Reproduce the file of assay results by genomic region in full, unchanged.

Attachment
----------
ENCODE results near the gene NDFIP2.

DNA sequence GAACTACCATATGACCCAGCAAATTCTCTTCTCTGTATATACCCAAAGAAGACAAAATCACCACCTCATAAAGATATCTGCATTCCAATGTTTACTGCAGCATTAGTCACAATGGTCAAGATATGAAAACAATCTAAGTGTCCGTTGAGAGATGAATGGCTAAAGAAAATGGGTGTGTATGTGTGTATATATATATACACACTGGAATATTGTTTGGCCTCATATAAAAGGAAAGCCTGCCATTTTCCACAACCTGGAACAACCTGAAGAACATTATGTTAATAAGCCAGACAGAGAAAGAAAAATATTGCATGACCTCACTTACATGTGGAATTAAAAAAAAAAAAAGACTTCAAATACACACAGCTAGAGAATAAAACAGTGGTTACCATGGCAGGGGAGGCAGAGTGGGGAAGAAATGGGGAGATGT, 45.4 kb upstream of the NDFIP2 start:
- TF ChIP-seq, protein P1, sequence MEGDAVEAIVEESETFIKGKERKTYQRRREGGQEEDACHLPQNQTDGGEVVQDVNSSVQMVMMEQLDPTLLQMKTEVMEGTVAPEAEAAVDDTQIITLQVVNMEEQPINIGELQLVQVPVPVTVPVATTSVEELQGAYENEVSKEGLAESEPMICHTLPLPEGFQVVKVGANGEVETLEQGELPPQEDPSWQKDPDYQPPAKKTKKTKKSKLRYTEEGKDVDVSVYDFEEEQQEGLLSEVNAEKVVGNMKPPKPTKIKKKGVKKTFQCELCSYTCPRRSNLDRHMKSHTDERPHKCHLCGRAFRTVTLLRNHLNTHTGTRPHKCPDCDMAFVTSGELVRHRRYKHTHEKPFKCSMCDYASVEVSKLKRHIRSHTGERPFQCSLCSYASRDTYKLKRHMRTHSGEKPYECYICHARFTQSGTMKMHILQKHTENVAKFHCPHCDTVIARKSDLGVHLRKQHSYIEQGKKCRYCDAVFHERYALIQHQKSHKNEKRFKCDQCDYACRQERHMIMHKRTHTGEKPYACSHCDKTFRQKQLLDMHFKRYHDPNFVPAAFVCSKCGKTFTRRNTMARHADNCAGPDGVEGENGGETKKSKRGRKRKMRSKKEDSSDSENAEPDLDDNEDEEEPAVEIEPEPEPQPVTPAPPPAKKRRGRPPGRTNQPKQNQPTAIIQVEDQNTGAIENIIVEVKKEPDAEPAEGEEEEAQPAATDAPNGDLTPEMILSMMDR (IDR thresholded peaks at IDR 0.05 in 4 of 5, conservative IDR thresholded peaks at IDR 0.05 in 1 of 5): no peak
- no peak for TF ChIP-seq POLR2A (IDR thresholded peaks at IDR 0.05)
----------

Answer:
ENCODE results near the gene NDFIP2.

DNA sequence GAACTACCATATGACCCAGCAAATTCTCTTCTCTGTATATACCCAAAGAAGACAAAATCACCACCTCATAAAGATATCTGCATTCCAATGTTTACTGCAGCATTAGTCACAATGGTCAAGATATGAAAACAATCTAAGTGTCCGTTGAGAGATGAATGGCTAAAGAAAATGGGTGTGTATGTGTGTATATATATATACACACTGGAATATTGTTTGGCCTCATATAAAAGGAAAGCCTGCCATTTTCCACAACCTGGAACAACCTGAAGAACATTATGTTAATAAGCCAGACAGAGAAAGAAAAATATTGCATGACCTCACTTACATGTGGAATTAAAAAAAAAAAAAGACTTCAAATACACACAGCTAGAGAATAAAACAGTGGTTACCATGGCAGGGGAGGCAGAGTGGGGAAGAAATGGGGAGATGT, 45.4 kb upstream of the NDFIP2 start:
- TF ChIP-seq, protein P1, sequence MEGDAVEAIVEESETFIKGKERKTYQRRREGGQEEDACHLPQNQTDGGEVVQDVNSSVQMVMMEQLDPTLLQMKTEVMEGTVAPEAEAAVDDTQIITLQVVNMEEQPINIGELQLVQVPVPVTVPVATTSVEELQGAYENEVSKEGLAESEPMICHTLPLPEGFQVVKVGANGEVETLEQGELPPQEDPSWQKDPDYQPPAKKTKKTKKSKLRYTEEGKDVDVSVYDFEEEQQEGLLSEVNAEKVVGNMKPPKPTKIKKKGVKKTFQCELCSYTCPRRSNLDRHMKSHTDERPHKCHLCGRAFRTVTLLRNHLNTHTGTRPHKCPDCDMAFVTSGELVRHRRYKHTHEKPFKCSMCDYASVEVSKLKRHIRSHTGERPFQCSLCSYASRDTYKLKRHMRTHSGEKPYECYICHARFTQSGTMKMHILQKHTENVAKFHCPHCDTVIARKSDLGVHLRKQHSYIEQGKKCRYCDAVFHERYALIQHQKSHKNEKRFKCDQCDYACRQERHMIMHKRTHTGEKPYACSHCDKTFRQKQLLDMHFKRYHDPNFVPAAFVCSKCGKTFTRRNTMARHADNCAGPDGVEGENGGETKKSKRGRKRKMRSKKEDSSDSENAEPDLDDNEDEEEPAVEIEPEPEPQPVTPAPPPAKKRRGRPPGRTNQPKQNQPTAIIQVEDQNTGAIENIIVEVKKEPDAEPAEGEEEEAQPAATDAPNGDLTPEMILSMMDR (IDR thresholded peaks at IDR 0.05 in 4 of 5, conservative IDR thresholded peaks at IDR 0.05 in 1 of 5): no peak
- no peak for TF ChIP-seq POLR2A (IDR thresholded peaks at IDR 0.05)